One scam that aims directly at businesses is the “Directory Scam.” Employees receive a call from a well-known or non-existent agency requesting business information to update their directory. When your employee provides them with your business’s address and contact information, they send a fake invoice for the “service” and, if questioned, often fire back with edited audio from their previous call that “proves” your employee accepted the charges.

Another targeted hustle that’s gained steam over the last couple of years is known as the “Grandparent Scam.” In the linked case study, the victim receives a call from a scammer who claims to be his grandson needing bail money. This scam may seem ridiculous, but many have fallen victim to it because the caller knows the names of the grandparent and child as well as other personal information that would encourage one to believe they’re telling the truth. The scariest part about this scam is that the scammer called this victim at his place of work, further illustrating that public data on the web is available to anyone with the knowledge to find it.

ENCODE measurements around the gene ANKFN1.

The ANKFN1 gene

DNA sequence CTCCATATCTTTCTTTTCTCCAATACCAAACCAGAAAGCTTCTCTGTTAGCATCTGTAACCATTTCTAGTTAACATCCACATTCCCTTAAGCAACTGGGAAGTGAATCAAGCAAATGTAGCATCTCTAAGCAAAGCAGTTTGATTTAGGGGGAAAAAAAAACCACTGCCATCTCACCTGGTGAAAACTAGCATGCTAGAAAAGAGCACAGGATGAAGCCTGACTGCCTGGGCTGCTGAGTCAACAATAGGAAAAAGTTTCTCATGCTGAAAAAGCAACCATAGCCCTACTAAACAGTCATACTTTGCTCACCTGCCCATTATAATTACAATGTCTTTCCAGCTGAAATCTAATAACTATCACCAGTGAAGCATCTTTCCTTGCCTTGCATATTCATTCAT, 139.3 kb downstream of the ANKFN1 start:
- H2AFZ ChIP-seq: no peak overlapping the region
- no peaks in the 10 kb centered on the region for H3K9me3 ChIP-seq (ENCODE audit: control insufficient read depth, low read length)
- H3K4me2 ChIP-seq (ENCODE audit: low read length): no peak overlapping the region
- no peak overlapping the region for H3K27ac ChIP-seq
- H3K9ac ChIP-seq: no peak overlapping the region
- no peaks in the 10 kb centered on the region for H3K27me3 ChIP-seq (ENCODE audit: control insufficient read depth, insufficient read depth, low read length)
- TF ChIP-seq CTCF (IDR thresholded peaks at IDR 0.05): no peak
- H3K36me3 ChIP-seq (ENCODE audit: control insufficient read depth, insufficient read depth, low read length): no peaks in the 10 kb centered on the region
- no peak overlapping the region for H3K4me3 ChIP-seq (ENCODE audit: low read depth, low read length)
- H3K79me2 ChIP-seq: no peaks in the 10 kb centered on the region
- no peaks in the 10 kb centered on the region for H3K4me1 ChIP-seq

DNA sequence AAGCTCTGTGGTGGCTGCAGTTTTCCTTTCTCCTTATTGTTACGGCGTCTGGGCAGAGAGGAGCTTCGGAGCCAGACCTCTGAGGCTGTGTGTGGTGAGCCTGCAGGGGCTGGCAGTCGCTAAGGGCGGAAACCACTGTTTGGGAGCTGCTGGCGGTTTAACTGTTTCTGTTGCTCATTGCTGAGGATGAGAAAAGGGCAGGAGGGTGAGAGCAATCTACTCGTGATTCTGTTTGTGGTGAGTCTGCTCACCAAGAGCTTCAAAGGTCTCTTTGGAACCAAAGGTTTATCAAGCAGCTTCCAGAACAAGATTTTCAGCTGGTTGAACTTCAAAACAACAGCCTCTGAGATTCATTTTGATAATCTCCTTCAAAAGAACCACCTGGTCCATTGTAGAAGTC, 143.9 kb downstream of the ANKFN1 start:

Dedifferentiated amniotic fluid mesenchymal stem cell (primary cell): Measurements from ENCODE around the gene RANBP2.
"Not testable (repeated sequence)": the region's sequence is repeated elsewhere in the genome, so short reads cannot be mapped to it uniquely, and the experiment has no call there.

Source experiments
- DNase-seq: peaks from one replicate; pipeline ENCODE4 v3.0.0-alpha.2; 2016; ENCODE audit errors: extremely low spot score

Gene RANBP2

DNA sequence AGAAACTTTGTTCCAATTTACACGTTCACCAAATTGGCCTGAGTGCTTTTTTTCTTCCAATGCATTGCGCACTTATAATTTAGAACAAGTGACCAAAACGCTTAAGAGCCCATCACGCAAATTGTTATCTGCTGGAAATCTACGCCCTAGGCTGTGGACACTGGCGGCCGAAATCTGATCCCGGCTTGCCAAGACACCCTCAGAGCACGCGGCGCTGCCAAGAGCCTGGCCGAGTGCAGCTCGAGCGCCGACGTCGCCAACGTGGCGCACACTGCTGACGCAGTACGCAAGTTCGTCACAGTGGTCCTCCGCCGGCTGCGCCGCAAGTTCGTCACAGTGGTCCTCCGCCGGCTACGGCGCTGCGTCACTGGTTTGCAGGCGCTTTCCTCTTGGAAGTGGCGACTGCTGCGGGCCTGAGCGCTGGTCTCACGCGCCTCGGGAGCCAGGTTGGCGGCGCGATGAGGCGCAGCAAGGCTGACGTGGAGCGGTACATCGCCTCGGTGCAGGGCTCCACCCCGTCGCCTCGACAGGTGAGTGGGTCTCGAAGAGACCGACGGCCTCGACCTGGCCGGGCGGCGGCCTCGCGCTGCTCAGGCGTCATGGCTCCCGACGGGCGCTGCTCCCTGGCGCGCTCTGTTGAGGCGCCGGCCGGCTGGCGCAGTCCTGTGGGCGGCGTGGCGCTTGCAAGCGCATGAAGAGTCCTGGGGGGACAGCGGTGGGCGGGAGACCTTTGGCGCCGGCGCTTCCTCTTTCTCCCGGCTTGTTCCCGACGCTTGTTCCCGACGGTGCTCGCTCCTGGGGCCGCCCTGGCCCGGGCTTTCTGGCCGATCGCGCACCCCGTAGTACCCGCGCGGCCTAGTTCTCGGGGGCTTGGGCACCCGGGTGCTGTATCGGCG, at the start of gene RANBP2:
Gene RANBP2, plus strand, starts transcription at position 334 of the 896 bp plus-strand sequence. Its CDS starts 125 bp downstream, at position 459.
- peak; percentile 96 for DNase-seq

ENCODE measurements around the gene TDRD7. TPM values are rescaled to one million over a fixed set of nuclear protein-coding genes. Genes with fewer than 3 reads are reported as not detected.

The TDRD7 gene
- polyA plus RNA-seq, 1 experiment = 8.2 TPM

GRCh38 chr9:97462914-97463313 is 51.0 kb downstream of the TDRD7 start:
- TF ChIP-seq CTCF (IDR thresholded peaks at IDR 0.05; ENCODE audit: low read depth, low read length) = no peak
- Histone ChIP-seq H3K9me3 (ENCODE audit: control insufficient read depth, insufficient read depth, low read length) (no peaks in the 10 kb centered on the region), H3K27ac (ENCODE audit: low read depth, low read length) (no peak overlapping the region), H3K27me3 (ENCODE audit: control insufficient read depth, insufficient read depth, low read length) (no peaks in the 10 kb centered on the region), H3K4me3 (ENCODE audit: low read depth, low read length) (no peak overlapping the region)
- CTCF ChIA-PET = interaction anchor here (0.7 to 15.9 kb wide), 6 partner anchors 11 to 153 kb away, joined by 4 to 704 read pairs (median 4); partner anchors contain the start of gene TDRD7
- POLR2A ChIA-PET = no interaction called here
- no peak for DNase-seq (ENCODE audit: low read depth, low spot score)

The “Nigerian prince” scams that often get joked about really did happen in the 90s, but this grift now encompasses a more extensive network than traditional romance scams of the past. Previously, organized groups known as Yahoo Boys would target susceptible victims and forge an online “relationship” with an individual. The fraudsters, named after the popular search engine, spend weeks or months keeping these scams going, until the scammer creates a convincing story about needing money from their online partner.